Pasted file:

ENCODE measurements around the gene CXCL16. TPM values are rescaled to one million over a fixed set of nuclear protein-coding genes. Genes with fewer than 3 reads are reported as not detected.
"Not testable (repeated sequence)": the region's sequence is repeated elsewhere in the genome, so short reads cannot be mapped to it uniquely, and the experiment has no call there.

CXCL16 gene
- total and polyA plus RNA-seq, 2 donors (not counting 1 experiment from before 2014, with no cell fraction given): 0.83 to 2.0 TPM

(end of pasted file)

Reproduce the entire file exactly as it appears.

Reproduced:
ENCODE measurements around the gene CXCL16. TPM values are rescaled to one million over a fixed set of nuclear protein-coding genes. Genes with fewer than 3 reads are reported as not detected.
"Not testable (repeated sequence)": the region's sequence is repeated elsewhere in the genome, so short reads cannot be mapped to it uniquely, and the experiment has no call there.

CXCL16 gene
- total and polyA plus RNA-seq, 2 donors (not counting 1 experiment from before 2014, with no cell fraction given): 0.83 to 2.0 TPM